Quest Diagnostics is working with artificial-intelligence startup Paige to try to identify new biomarkers of cancer and other diseases and develop new software products, the companies said Tuesday.
The companies will apply machine learning from Paige, a spinoff of New York City-based Memorial Sloan Kettering Cancer Center that uses AI to help diagnose cancer patients, to analyze digitized pathology slides from Quest, including from the clinical laboratory company's AmeriPath and Dermpath pathology services businesses.
Paige, a startup based in New York City, was founded in 2017 and in 2019 was granted breakthrough-device designation by the Food and Drug Administration.
Quest and Paige plan to work together to develop software products that diagnose various cancers based on the biomarkers they discover, for which the companies will seek regulatory approval. Diagnosing cancer typically involves a pathologist inspecting tumor tissue on a pathology slide, but AI tools can potentially help by identifying patterns that are difficult for physicians to discern on their own.
The companies plan to sell the products to pathologists and oncologists to deliver "faster, more accurate and more informed clinical insights," said Leo Grady, chief executive officer at Paige, in a statement. Quest will also be able to use the software products as part of its pathology operations.
Quest and Paige will work together on research and development, a Paige spokesperson wrote in an email to Modern Healthcare, but Paige will build and commercialize the products.
It's too early to share a timeline for when products could launch, according to Paige.
Quest and Paige will initially focus their development work on tools for solid tumor cancers, including prostate, breast, colorectal and lung cancer.
As the companies work on developing software products, Quest and Paige also plan to license some of their findings to biopharmaceutical and research groups that are developing drugs.
Quest and Paige did not disclose financial details of the partnership, beyond acknowledging the agreement involves shared revenue for some product and commercial milestones.
Under the partnership, Quest will also add Paige's AI software to a digital pathology toolset for pathologists.
Secaucus, N.J.-based Quest posted $2.7 billion in revenue for 2021's first quarter, up 49.3% from the year-ago period, and $660 million in operating income, up 277.2%.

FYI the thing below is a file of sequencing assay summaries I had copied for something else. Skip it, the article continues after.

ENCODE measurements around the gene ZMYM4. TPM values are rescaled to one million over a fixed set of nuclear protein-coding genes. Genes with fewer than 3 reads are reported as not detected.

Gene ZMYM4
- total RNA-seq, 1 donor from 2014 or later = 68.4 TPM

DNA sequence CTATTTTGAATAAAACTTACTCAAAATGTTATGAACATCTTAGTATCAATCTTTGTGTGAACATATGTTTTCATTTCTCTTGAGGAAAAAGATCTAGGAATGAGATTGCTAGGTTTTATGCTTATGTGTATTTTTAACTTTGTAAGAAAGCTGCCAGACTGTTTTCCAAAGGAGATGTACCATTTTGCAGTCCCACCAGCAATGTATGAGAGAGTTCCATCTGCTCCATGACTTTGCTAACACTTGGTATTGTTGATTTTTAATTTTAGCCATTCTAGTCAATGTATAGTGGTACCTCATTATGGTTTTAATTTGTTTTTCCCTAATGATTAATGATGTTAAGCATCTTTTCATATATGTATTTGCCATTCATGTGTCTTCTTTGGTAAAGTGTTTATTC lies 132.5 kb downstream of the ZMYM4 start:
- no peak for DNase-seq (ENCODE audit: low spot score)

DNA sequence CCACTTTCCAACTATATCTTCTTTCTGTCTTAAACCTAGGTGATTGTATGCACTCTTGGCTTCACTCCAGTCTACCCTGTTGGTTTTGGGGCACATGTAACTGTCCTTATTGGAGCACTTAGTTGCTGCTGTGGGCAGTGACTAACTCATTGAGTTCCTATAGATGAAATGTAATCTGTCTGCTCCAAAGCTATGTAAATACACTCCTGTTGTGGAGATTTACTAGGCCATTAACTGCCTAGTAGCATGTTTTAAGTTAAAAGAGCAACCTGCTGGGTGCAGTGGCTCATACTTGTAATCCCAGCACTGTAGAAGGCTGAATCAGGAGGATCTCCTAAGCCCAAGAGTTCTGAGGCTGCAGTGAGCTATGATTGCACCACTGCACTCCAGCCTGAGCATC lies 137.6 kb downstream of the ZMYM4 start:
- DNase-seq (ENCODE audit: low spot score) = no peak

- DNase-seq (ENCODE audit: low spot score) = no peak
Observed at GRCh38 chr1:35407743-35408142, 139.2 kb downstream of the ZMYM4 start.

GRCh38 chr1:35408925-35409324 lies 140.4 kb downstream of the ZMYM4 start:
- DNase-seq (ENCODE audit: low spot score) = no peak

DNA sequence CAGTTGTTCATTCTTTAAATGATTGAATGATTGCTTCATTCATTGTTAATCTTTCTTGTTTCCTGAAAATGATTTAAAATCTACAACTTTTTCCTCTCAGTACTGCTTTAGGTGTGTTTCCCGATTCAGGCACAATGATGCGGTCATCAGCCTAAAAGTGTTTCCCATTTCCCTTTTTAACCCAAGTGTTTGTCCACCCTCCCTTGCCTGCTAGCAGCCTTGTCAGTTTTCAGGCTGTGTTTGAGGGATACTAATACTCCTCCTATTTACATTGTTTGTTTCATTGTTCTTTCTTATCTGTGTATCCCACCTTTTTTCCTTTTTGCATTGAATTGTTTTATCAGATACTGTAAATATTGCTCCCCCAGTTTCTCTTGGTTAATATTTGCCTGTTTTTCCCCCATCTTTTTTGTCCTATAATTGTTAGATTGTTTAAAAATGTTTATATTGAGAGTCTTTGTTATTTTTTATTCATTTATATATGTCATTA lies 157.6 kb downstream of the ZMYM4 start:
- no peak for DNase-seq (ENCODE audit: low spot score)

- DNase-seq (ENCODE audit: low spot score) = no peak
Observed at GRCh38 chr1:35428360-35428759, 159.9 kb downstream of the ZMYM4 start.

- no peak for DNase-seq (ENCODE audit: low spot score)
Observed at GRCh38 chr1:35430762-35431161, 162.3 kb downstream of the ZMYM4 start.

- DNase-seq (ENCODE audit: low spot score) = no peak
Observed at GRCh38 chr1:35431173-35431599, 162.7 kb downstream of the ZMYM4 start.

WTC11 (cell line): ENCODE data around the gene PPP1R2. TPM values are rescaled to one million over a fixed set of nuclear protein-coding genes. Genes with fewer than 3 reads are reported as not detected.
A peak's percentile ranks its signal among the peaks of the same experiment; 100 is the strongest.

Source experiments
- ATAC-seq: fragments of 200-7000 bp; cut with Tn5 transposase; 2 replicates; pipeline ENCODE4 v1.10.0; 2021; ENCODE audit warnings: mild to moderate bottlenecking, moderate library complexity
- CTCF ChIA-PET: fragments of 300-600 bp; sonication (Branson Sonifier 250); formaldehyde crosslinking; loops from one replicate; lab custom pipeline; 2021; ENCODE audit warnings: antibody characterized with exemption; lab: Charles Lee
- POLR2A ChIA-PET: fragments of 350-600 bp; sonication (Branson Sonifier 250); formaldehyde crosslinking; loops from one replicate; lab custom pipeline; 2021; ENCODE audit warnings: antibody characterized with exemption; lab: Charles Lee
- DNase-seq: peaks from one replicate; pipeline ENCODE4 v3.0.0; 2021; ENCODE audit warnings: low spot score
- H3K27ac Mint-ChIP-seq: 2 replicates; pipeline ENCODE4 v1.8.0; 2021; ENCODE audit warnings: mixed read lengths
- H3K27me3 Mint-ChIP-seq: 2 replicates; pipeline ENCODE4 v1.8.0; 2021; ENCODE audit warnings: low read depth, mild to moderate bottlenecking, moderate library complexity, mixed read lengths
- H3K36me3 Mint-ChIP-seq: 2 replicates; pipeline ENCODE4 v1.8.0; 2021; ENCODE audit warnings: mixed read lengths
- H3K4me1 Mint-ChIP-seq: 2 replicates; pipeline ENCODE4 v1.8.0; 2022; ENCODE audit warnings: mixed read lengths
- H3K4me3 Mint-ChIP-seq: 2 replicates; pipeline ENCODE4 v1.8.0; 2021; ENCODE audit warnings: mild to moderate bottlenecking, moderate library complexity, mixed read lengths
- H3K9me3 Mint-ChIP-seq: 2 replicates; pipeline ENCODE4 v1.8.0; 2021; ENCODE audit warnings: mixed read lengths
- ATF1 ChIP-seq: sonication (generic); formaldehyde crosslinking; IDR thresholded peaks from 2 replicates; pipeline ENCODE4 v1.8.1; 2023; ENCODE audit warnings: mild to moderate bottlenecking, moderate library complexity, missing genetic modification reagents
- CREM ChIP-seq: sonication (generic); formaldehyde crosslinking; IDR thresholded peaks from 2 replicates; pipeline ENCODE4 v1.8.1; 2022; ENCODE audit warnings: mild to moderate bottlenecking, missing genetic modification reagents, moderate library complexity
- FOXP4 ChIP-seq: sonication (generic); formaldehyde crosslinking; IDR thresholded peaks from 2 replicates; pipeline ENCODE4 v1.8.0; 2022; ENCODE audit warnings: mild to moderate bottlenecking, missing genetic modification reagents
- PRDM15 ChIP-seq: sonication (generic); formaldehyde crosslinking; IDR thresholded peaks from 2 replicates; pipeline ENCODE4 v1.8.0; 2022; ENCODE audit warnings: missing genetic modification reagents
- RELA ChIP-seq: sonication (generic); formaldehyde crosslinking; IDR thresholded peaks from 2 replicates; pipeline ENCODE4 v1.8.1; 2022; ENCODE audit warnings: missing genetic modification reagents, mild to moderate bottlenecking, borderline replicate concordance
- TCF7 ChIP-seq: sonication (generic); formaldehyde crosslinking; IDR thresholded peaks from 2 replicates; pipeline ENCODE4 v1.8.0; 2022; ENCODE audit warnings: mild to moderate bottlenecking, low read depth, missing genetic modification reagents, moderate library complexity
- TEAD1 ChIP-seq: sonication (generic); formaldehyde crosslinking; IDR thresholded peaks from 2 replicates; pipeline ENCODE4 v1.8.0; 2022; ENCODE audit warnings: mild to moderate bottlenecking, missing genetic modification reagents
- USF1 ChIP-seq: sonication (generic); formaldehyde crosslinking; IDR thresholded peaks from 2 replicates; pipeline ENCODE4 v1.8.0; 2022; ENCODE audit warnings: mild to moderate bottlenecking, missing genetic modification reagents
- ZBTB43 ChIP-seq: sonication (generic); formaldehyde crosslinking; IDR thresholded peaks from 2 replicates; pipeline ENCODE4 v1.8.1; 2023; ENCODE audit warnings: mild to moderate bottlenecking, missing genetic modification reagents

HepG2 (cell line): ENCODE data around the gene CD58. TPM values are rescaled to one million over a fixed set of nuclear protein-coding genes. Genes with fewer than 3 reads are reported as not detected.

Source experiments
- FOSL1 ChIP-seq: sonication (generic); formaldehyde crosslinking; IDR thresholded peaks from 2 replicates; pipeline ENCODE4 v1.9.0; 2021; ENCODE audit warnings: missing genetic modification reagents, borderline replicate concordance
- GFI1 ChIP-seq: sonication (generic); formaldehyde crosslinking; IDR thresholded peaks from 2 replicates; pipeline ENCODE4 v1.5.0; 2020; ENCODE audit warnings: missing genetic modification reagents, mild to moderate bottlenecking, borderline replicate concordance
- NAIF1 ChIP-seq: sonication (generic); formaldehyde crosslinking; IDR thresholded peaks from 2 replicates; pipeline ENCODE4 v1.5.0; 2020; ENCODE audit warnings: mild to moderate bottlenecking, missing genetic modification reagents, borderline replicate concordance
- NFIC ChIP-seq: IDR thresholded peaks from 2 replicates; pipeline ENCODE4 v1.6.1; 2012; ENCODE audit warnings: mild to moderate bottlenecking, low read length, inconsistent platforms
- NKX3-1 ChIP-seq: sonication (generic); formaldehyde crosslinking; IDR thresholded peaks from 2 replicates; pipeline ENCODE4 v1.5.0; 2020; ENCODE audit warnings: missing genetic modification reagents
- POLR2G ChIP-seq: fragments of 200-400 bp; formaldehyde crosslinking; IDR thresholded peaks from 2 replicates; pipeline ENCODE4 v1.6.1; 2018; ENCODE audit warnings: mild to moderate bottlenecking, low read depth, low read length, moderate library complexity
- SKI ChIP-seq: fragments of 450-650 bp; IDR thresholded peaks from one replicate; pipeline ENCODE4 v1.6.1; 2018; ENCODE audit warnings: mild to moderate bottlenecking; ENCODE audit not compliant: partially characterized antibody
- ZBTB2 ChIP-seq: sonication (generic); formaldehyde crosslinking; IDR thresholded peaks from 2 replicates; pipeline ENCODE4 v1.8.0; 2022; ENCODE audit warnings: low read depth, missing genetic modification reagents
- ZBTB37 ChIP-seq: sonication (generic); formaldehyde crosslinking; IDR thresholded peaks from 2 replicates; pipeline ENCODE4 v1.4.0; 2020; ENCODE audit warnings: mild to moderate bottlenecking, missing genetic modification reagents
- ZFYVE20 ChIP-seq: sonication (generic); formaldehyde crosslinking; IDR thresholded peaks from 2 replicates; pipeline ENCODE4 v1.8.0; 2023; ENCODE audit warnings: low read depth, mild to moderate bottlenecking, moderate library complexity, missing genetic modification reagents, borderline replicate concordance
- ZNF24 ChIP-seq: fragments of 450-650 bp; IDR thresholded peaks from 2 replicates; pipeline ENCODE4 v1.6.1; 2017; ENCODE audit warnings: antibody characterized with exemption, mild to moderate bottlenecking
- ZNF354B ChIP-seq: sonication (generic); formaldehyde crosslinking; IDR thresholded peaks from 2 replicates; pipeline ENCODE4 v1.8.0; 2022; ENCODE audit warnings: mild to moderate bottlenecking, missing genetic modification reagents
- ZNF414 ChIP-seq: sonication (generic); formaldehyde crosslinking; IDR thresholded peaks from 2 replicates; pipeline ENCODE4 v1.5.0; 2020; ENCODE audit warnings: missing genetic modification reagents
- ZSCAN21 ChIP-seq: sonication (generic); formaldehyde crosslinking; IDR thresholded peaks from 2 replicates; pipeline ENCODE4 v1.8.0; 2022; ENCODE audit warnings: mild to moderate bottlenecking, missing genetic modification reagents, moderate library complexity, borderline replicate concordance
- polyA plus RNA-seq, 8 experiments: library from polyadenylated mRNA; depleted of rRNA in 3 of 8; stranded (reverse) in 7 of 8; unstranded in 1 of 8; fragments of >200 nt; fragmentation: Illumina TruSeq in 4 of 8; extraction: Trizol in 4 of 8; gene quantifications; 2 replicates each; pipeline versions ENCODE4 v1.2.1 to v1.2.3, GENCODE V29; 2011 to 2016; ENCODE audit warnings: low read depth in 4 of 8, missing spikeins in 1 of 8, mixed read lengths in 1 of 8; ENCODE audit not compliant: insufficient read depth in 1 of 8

The company's top competitor, Labcorp, posted first quarter revenue of $4.2 billion.
Quest is one of the market leaders in the lab testing space, said Paddy Padmanabhan, founder and CEO of healthcare consultancy Damo Consulting. To continue to grow, Quest will have to create new products and services for its customer base, Padmanabhan said.
The partnership with Paige is part of Quest's push to draw out "actionable insights" as part of its advanced diagnostics business, said Kristie Dolan, vice president and general manager of Quest's oncology franchise. Quest's advanced diagnostics business focuses on genetics and precision medicine.
Roughly half of health systems and healthcare providers use services from Quest each year, according to the company.
That market footprint will help Quest create new software products, since developers need large datasets to train AI systems.
"Quest has a very, very large dataset of lab results," Padmanabhan said. "That potentially is the training data that a product like Paige needs to put it over the top."
Bringing advanced analytics and AI to bear in cancer care has been a popular area that companies are looking to tackle.
Oncology was a cornerstone of IBM Watson Health's high-profile healthcare AI effort, which came under fire in 2018 after reports it recommended erroneous and unsafe cancer treatments. And pharmaceutical company Roche in 2018 acquired oncology data company Flatiron Health for $1.9 billion.
But cancer diagnosis is difficult. Unlike back-office administrative functions that have integrated AI, such as claims processing, a cancer diagnosis has a direct effect on patient lives, Padmanabhan said.
"People have to tread very carefully, because the stakes are so high," he said. "For AI to become mainstream in high-stakes clinical conditions, it's going to be a gradual process."